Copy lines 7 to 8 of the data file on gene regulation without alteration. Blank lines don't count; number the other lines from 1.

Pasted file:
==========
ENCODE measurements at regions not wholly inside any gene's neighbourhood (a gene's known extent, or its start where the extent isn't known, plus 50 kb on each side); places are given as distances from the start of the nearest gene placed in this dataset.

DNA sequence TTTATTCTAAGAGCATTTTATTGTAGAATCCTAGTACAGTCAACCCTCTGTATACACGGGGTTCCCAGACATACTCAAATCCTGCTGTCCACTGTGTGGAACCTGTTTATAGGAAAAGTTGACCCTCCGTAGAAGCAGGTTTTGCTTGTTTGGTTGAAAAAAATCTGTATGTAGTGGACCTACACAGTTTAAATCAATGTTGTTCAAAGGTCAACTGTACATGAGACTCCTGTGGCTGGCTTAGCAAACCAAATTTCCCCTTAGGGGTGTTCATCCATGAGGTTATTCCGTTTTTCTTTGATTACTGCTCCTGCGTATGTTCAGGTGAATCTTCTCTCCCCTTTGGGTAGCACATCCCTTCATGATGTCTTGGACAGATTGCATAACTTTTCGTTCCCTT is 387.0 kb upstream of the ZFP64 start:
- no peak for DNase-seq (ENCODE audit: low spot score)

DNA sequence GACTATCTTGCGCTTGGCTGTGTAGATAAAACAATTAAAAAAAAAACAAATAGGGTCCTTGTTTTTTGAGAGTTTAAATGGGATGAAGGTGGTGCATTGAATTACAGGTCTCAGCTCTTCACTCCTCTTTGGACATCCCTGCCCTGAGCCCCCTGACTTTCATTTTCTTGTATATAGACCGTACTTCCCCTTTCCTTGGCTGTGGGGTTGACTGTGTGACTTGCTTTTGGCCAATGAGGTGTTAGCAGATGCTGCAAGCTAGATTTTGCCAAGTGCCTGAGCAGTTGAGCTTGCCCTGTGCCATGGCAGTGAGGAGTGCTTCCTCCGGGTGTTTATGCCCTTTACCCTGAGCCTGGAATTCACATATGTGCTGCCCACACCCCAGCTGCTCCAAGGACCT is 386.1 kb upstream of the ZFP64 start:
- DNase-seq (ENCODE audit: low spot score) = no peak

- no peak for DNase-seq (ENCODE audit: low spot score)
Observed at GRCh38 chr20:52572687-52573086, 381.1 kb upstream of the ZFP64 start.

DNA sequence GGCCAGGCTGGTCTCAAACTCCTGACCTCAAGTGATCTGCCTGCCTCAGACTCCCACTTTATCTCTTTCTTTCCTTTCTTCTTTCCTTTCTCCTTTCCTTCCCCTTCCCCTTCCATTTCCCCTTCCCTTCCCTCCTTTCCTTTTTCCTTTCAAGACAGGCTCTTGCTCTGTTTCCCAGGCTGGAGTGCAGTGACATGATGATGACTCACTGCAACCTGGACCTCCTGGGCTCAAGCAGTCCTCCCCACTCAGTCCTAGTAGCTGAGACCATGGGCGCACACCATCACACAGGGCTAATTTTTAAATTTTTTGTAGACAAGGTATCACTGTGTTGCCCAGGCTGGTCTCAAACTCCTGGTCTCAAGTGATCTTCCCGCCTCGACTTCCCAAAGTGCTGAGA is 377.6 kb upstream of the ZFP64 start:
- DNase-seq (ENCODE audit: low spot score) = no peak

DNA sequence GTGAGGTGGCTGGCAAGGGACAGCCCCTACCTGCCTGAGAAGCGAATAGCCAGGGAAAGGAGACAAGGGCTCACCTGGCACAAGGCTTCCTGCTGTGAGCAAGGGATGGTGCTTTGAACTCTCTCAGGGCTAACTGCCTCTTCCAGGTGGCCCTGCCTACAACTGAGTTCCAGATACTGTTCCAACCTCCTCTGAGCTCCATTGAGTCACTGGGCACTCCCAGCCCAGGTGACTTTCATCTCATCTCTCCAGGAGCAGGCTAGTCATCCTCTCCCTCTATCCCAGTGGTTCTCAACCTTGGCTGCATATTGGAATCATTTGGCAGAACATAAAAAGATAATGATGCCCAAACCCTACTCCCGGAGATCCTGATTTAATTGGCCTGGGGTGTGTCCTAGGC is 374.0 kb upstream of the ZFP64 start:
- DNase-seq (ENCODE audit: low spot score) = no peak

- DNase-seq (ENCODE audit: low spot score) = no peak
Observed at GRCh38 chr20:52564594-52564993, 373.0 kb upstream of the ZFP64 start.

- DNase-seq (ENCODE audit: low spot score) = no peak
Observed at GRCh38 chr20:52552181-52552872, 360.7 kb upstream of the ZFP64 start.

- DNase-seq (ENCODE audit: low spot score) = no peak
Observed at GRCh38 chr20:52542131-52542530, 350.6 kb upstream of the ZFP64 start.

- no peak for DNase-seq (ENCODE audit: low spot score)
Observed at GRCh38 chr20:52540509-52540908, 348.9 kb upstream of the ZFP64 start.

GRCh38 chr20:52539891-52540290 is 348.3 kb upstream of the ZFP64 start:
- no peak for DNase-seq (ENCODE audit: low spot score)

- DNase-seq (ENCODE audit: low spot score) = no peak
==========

Observed at GRCh38 chr20:52572687-52573086, 381.1 kb upstream of the ZFP64 start.

DNA sequence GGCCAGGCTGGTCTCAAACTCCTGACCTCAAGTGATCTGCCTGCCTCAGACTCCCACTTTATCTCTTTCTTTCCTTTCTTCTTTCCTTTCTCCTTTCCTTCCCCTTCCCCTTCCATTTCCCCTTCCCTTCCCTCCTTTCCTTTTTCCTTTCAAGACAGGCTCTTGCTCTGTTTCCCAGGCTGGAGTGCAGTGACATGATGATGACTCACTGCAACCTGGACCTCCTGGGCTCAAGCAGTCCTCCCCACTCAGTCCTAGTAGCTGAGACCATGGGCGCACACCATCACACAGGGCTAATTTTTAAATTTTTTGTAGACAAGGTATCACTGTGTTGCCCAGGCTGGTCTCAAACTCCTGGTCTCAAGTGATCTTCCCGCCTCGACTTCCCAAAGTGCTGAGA is 377.6 kb upstream of the ZFP64 start: